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Africa’s future is urban, but how do we pay for our cities?
Community Coordinator
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Thirty-seven out of 54 African countries are still more than 50% rural, but Africa is urbanising quickly.

The continent is expected to be majority urban by 2037, and by 2050, the continent will host nearly a quarter of the global urban population.


It means that finding money to run cities is an increasingly important issue in public policy. An estimated $90 billion per year is required in order to meet the needs of burgeoning urban populations, according to recent data from the Mo Ibrahim Foundation.

At present, about $45billion is earmarked annually for city development in Africa by national treasuries, and a further $10billion mobilised from donors and $1 billion from local authorities.


In effect, local authorities in Africa are only able to mobilise a little more than 1% of what is needed to run cities on the continent.

In many countries, cities are legally barred from incurring long-term debt, or dealing directly with donors, which means financing must be chanelled through central governments.


Larger municipalities are able to mobilise more funds on their own. In Mozambique, transfers from the national government account for 70% of rural local government incomes, but less than 40% of large cities.


More often than not, dependency on transfers from the national government means that cities often can’t control, let alone predict, their own revenues from year to year.


But there are some cities that are resorting to some innovative financing instruments, such as municipal bonds, that allow the mobilisation of finance from capital markets.


In order to issue a bond, cities must be credit rated and have sufficient borrowing capacity to issue bonds of high enough value to be worthwhile; solvent and well-rated cities can get funding at better rates.


Since 2004, Johannesburg has launched four municipal bonds, channeling the money into clearing its capital expenditure backlog, estimated at $600 million. The city plans to raise another $500 million in the next three years.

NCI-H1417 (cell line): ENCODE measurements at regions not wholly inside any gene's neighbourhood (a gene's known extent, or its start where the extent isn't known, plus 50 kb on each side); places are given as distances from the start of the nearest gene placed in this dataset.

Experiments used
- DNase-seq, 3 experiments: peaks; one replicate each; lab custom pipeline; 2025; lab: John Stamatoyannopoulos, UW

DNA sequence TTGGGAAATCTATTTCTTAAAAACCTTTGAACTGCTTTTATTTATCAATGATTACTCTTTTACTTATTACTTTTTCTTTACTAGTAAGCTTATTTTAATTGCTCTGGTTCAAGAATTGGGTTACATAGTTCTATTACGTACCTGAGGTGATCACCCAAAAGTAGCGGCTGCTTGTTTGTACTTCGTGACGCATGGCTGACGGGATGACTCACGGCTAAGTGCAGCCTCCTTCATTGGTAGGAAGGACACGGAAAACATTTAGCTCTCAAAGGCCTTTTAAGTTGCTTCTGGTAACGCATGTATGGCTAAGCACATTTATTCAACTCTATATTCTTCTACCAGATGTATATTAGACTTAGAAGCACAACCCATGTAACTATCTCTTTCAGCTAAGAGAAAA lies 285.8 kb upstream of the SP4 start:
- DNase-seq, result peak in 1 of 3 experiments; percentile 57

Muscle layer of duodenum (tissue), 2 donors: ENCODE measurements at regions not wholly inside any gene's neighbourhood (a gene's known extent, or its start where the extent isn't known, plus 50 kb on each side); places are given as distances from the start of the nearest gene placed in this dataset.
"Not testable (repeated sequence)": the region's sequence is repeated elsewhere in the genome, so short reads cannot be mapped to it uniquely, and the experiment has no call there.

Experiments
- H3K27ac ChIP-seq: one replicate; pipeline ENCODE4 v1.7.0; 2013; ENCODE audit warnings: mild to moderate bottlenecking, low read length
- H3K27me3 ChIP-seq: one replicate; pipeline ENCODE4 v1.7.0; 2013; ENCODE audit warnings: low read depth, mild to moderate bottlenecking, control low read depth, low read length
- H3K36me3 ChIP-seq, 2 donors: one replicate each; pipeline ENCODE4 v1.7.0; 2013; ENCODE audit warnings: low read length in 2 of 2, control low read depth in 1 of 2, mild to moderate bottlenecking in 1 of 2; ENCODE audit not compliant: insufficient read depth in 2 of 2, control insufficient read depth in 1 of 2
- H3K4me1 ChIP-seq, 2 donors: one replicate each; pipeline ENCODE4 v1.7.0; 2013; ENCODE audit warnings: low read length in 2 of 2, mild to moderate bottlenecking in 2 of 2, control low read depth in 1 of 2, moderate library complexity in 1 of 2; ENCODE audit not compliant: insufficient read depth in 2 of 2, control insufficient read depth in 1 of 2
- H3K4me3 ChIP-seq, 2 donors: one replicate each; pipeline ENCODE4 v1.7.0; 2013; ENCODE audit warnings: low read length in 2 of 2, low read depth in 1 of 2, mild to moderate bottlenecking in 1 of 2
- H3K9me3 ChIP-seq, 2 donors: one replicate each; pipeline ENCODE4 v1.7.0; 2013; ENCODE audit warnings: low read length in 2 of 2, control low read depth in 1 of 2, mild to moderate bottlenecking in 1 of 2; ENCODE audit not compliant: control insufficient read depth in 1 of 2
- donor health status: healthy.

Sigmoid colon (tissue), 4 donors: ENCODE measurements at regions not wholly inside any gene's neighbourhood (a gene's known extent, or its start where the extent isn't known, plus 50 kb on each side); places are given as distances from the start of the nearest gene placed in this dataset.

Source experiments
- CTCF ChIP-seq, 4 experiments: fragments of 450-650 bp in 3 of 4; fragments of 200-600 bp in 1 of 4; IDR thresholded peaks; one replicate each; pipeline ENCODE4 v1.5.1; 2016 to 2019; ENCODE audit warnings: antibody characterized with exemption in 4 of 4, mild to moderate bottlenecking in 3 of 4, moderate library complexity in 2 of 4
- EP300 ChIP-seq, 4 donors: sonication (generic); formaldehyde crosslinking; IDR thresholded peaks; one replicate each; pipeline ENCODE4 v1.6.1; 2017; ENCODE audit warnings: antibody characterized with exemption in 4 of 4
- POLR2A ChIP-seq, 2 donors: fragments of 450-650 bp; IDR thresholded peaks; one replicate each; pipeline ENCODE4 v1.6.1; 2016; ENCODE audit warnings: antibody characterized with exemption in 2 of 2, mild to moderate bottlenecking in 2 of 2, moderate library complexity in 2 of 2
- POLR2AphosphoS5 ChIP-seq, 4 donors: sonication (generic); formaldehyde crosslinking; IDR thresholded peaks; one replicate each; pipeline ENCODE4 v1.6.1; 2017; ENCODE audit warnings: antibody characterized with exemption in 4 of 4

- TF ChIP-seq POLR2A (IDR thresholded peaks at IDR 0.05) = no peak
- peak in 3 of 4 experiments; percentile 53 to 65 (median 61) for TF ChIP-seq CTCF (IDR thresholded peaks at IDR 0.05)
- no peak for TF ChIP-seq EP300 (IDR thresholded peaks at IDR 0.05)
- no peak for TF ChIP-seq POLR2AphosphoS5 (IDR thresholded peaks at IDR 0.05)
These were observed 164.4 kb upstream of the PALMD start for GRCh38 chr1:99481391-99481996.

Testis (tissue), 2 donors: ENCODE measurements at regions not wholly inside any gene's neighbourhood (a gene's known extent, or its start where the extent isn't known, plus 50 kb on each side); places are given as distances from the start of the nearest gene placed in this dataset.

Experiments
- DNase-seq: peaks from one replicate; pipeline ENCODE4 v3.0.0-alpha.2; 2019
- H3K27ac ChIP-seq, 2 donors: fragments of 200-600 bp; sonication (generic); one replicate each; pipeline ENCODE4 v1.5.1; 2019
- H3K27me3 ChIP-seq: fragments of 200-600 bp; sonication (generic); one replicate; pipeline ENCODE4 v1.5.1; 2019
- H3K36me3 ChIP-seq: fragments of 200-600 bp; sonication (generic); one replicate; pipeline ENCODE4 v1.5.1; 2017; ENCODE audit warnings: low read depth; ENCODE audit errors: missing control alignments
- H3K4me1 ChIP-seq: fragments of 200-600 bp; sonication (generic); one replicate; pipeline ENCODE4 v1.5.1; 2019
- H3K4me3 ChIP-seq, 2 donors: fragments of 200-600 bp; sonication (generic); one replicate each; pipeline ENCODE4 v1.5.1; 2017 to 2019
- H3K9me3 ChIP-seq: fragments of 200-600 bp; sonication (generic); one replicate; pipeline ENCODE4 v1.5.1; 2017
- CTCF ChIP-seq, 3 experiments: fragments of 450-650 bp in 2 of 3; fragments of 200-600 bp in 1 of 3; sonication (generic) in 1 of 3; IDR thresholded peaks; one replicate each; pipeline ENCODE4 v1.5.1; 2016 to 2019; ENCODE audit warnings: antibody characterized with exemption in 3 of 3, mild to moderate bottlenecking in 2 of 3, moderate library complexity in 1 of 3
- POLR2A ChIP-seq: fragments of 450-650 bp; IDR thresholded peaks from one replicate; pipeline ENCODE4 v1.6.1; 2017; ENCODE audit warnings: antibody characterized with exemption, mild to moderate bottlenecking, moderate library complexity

Lagos sold $533 million worth of 7-year debt in 2013, and Dakar, Dar es Salaam, Kampala and Windhoek are looking to enter the bond market in the near future.


Dakar has been rated BBB+, and was in the final stages of issuing a 7-year bond set to carry an interest rate of 6.6%, and expected to raise at least $40 million.


That’s much more than the city could raise from commercial banks, a maximum of $17 million, with many conditions associated with the loans.


But the launch has been delayed by an on-going dispute between the municipality, which claims to have the legal authority under Senegal law to go to the bond market on its own, and the central government, which claims liabilities of the city are borne by the state through its budget.


Land and property can also serve as important ways of mobilising domestic revenue. The challenge is that most African cities run on informality, limiting resource collection from land and property.


But property-related taxes constitute as much as 4% of national GDP in the developed world, by contrast, in a country like Rwanda, they amounted to 0.02% of GDP in the 2013/14 financial year.


The UN’s Economic Commission for Africa (UNECA) in a March 2015 report on innovative financing for the transformation in Africa, highlighted that the potential to raise more money through domestic taxes is still high.


Several countries are still below the 15% threshold considered necessary for low-income countries.


It is below 10% in Central African Republic, Congo, Ethiopia, Liberia, Nigeria and Sudan. The unexploited tax potential appears particularly sizeable in countries such as Angola, Ghana, Kenya, Nigeria, South Africa and Tanzania.


The solution lies in expanding the tax base, improving tax administration and tapping relatively underutilised sources of taxation, such as land, rather than raising the existing rates, UNECA recommends.


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